Now Playing

Close Encounters

Diane Coburn Bruning just moved the Chamber Dance Project from New York to DC—now she wants to get intimate.

From left: Chamber Dance Project’s Artistic Director Diane Coburn Bruning, violist Derek Smith and dancers Andile Ndlovu, Luis Torres and Francesca Dugarte

Diane Coburn Bruning’s artistic epiphany occurred at the Seattle Opera House 15 years ago. “I was a freelance choreographer, and I noticed that many of the patrons were using opera glasses to watch my show,” she says. They might as well have been a million miles away. That’s when the award-winning choreographer decided intimacy in contemporary dance—small venues with a quartet of musicians also onstage—was essential to her craft. Since that time, Bruning has reeled in an impressive list of fellowships (Guggenheim, National Endowment for the Arts) and worked with luminaries like the Juilliard Dance Ensemble, Ballet Chicago and the Washington National Opera.

In 2000, she launched the Chamber Dance Project in New York City to perform in its hometown and on tour during the summer when dancers are on hiatus from their companies. After recent freelance stints in Germany and Milwaukee, Bruning—who’d done extensive work in DC at The Kennedy Center, Woolly Mammoth and Studio Theatre—thought there’d be a niche here for her dance project. So, this spring, she moved the entire operation to a town that has fully embraced her vision. “I was recently introduced at a cocktail party as someone who’s here from New York. I quickly said, ‘And I’m here to stay!’ The enthusiasm in Washington for our work has been overwhelming so far,” says Bruning, who notes that Chamber already has reeled in seven local board members and a major sponsor that provides an administrative base for the project’s operations.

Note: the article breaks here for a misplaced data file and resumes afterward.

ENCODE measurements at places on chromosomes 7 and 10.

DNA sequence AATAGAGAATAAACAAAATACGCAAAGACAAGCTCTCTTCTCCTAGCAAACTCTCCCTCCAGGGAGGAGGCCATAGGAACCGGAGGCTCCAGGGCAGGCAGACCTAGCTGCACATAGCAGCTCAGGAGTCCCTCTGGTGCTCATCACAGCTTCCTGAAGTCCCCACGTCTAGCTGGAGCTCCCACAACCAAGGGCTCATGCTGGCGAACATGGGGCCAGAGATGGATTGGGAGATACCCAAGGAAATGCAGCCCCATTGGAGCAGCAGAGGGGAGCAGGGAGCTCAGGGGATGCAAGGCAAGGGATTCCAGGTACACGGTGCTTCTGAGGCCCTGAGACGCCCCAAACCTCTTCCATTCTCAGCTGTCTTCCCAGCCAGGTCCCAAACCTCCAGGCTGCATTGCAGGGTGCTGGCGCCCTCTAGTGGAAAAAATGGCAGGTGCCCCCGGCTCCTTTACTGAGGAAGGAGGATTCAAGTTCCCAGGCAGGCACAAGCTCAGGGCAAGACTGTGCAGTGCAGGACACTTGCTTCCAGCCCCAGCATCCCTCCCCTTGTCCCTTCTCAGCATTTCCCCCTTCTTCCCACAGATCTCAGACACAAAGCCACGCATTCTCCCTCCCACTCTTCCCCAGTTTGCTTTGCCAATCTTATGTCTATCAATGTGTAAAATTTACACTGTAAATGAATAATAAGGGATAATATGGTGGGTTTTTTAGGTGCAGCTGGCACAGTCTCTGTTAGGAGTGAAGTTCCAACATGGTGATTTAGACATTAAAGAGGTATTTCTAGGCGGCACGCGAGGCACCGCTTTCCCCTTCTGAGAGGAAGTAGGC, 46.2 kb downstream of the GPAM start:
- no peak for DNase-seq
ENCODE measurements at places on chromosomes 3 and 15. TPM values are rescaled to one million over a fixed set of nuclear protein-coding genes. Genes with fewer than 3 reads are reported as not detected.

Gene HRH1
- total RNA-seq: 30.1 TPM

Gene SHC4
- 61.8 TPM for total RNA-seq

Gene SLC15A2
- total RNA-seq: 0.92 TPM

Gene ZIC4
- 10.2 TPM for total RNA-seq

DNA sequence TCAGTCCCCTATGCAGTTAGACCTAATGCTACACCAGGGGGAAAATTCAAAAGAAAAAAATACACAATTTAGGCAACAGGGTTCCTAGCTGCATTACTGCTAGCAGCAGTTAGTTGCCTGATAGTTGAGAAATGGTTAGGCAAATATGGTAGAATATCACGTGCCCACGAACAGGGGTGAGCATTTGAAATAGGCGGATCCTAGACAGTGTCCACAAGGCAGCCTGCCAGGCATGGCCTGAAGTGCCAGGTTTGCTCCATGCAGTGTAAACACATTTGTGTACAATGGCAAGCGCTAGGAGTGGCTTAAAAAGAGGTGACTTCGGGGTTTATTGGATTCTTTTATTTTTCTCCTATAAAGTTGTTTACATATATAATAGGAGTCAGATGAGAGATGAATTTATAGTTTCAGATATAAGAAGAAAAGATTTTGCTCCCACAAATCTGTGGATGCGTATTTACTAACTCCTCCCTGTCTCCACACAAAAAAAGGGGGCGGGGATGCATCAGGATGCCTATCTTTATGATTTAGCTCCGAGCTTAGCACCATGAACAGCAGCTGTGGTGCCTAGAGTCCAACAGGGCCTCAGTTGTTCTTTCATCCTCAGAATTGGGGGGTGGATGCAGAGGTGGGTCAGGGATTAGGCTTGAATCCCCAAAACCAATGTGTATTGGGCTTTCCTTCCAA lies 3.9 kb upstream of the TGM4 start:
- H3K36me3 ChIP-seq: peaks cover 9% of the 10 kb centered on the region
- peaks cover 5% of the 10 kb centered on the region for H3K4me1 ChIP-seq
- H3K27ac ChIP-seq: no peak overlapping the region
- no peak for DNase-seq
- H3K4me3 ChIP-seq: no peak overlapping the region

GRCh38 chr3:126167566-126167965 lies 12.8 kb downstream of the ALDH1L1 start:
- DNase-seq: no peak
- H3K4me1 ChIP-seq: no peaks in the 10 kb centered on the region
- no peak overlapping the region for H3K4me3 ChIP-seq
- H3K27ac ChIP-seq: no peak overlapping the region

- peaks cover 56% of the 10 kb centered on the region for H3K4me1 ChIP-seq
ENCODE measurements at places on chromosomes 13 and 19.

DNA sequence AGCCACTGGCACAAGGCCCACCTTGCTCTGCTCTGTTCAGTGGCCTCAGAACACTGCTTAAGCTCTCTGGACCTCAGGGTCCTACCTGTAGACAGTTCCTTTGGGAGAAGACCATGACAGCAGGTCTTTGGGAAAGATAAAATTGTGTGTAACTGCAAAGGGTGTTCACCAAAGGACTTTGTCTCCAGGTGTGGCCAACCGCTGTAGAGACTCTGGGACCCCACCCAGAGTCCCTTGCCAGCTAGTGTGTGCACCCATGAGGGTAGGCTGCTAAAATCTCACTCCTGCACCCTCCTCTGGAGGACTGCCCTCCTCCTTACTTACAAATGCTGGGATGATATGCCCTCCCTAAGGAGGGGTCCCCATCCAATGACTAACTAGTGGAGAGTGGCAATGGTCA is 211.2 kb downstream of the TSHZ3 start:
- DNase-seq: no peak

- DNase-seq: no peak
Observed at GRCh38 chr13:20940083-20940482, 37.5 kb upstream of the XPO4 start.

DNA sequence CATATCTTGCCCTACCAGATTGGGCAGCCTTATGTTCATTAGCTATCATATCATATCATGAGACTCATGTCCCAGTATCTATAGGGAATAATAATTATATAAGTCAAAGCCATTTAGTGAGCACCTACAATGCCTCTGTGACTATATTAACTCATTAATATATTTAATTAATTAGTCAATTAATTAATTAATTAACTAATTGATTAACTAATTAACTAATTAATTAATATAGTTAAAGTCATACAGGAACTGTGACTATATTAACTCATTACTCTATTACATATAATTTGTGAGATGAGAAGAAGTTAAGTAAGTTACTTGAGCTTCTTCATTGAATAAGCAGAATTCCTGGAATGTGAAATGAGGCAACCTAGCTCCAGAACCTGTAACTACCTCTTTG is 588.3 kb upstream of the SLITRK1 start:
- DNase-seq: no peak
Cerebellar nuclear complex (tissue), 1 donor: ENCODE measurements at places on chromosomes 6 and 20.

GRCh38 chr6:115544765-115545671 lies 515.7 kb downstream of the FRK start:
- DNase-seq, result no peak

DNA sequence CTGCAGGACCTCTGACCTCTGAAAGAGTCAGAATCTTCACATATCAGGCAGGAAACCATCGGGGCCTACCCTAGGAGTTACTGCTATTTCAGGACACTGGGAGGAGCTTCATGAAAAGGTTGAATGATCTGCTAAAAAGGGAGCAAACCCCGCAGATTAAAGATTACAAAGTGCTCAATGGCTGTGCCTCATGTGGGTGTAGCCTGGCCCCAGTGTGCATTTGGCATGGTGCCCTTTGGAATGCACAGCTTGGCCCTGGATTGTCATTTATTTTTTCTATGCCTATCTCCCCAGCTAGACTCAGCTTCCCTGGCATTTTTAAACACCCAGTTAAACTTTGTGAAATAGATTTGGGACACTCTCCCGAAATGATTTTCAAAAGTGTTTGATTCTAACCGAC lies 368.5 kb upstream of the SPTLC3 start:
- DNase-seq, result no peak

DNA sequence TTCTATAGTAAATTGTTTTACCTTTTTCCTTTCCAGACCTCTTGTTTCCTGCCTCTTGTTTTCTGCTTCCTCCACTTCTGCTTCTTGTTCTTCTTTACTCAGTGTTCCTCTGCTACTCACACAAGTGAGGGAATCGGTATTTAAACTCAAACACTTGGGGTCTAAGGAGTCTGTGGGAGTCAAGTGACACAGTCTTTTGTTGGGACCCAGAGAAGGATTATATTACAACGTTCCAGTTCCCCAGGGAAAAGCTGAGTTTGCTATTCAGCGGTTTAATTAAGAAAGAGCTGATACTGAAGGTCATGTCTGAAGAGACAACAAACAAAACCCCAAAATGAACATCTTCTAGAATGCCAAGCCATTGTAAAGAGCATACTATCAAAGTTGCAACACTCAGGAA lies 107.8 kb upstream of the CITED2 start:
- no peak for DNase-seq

This enthusiasm manifests itself in June when The Kennedy Center’s Terrace Theater hosts a world premiere of modern tango-ballet Contemporary Ballet With an Edge by Argentinean choreographer Jorge Amarante and Bruning. Dancers for the show hail from the Joffrey Milwaukee and Washington Ballet companies. “The Terrace Theater has 475 seats—it’s so intimate you can see every move, every breath—you’ll see the sweat and passion. I’m all about demystifying dance,” says Bruning. June 26-28, 2700 F St. NW, 202.467.46000